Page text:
April 9, 2017 /Photography News/ Born 187 years ago, Eadweard James Muybridge was an English photographer important for his pioneering work in photographic studies of motion and in motion-picture projection. He is also known for his zoopraxiscope, a device for projecting motion pictures that pre-dated the flexible perforated film strip used in cinematography.
By 1860, Muybridge was a successful bookseller. During one of his business trips, he suffered severe head injuries in a violent runaway stagecoach crash which injured every passenger on board. The impact of the head trauma was nearly impossible to discern at the time, and certainly impossible to treat. Without doubt though, erratic episodes and dark chapters dogged Muybridge throughout his later years, not least his shooting dead the man whom he suspected of fathering his young wife’s child.
Arthur P. Shimamura, a psychologist at the University of California Berkeley, has speculated that Muybridge suffered orbitofrontal cortex injuries, which may have led to some of the emotional, eccentric behavior in later years, as well as freeing his creativity from conventional social inhibitions.
While recuperating in England, Muybridge took up the new field of professional photography sometime between 1861 and 1866. He learned the wet-plate collodion process in England, and may have been influenced by some of the great English photographers of those years, such as Julia Margaret Cameron. Also during this period, Muybridge secured at least two British patents for his inventions.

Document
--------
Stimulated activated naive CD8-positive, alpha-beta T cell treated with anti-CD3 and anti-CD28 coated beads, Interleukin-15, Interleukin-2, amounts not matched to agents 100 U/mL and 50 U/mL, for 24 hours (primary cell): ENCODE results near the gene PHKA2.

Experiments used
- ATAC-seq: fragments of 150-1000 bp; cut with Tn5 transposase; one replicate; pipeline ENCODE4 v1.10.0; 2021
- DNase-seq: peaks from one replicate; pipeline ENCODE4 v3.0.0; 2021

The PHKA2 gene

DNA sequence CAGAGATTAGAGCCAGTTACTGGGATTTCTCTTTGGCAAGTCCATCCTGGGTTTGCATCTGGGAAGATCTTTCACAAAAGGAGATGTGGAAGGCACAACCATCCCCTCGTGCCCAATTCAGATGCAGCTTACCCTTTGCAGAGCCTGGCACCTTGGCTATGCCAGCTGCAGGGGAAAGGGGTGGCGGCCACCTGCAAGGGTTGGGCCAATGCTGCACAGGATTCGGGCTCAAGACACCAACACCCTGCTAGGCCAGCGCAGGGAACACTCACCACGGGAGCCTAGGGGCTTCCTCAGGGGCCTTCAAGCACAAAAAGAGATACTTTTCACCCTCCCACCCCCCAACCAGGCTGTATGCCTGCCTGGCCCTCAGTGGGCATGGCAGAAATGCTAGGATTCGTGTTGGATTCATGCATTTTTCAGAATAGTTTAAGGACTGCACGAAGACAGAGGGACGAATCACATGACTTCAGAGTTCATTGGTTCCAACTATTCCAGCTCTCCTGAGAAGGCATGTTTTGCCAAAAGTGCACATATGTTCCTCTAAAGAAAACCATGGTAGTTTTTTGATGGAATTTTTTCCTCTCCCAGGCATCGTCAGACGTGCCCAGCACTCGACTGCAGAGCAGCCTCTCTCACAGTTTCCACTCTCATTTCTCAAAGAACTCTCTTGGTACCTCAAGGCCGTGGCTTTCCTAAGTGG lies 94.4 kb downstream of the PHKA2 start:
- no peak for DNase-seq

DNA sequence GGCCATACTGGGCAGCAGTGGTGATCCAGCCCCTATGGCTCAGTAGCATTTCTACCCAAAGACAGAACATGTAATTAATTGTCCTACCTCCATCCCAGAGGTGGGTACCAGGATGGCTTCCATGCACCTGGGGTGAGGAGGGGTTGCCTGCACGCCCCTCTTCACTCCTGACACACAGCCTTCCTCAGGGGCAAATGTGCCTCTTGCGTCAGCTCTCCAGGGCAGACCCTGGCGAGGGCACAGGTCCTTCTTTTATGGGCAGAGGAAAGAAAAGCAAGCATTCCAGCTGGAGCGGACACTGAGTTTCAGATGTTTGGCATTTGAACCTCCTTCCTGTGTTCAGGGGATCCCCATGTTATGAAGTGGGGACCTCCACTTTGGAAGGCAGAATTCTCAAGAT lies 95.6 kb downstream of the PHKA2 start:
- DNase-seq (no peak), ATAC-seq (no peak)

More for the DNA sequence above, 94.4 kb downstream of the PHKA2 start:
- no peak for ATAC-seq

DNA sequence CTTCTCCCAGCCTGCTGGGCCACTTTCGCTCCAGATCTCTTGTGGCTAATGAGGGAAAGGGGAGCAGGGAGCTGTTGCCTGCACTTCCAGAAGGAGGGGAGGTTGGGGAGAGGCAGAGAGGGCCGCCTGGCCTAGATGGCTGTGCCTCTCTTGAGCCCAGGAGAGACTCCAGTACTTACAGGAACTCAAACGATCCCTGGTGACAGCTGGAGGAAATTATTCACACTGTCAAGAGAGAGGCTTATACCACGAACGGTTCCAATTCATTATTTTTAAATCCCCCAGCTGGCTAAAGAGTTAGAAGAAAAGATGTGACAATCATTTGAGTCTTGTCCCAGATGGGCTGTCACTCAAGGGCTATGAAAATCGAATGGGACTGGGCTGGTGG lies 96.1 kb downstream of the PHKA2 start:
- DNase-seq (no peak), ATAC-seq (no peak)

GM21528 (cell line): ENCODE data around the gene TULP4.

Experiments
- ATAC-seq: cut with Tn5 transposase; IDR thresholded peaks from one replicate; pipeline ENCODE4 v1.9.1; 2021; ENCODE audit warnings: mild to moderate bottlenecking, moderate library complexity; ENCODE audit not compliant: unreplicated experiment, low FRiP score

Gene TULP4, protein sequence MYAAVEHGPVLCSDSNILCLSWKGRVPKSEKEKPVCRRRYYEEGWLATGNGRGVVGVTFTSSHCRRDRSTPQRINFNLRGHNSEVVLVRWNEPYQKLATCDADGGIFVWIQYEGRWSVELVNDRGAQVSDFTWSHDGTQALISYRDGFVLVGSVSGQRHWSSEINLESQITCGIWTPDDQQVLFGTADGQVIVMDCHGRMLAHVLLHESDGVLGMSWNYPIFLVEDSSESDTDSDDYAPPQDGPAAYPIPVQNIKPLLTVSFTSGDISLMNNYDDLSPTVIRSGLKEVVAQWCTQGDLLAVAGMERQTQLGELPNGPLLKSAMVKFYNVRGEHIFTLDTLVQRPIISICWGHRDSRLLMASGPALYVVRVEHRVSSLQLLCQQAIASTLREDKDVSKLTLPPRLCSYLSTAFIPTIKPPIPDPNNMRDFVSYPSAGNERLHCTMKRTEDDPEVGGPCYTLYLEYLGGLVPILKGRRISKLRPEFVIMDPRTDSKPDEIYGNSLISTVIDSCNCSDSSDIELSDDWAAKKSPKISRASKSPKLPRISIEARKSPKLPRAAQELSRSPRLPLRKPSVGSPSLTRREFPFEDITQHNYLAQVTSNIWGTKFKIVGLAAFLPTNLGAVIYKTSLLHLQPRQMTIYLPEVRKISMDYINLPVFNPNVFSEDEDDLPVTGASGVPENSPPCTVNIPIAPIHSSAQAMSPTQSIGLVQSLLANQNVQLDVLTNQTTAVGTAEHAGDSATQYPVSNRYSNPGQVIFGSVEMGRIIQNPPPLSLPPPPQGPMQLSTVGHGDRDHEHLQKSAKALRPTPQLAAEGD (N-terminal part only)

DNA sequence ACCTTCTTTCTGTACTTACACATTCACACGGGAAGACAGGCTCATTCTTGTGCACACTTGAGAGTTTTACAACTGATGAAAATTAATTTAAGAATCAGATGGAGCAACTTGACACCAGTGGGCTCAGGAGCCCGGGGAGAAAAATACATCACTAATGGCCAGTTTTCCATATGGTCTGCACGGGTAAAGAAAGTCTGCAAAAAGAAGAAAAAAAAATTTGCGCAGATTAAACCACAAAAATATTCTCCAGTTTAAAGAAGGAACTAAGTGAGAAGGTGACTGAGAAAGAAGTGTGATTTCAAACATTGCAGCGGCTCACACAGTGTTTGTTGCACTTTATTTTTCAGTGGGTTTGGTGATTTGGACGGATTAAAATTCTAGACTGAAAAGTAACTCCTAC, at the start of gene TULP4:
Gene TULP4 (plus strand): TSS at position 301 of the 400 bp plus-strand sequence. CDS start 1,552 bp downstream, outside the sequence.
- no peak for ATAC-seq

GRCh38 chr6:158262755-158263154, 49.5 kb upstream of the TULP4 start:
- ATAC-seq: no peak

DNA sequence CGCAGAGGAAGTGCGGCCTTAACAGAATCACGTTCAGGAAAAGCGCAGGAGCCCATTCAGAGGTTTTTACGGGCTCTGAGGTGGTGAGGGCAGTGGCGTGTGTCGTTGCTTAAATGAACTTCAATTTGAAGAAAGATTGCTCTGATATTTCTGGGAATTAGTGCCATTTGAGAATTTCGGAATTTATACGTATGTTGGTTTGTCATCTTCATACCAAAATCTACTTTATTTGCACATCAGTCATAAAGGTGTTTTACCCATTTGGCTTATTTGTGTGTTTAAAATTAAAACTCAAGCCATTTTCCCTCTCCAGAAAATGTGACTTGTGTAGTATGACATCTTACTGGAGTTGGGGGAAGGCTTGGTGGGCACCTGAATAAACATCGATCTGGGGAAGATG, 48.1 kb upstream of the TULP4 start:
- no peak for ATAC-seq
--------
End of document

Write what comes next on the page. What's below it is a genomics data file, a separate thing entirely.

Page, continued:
|Galloping horse, animated in 2006, using photos by
Muybridge’s motion studies and the zoopraxiscope
In 1872, the former governor of California Leland Stanford, a businessman and race-horse owner, hired Muybridge for some photographic studies. He had taken a position on a popularly debated question of the day — whether all four feet of a horse were off the ground at the same time while trotting. Stanford also wanted a study of the horse at a gallop.
|Muybridge’s The Horse in Motion, 1878|
Muybridge planned to take a series of photos on 15 June 1878 at Stanford’s Palo Alto Stock Farm. He placed numerous large glass-plate cameras in a line along the edge of the track; the shutter of each was triggered by a thread as the horse passed (in later studies he used a clockwork device to set off the shutters and capture the images). The path was lined with cloth sheets to reflect as much light as possible. He copied the images in the form of silhouettes onto a disc to be viewed in a machine he had invented, which he called a zoopraxiscope. This device was later regarded as an early movie projector, and the process as an intermediate stage toward motion pictures or cinematography.
|Zoopraxiscope disc by Eadweard Muybridge|
Between 1883 and 1886, Muybridge made more than 100,000 images, working obsessively in Philadelphia.
|Jumping; running straight high jump, ca. 1884 – 1887|
|Plate 347, ‘Wrestling; Graeco-Roman’. ‘Wrestling; Graeco-Roman’ 1887, Eadweard Muybridge (1830-1904); Collotype process|
|Plate 539, c. 1887|
Book: The Attitudes of Animals in Motion, Illustrated with the Zoopraxiscope, by Eadweard Muybridge; 1882
Eadweard Muybridge returned to his native England permanently in 1894. He published two popular books of his work, Animals in Motion (1899) and The Human Figure in Motion (1901), both of which remain in print over a century later. He died on 8 May 1904 in Kingston upon Thames.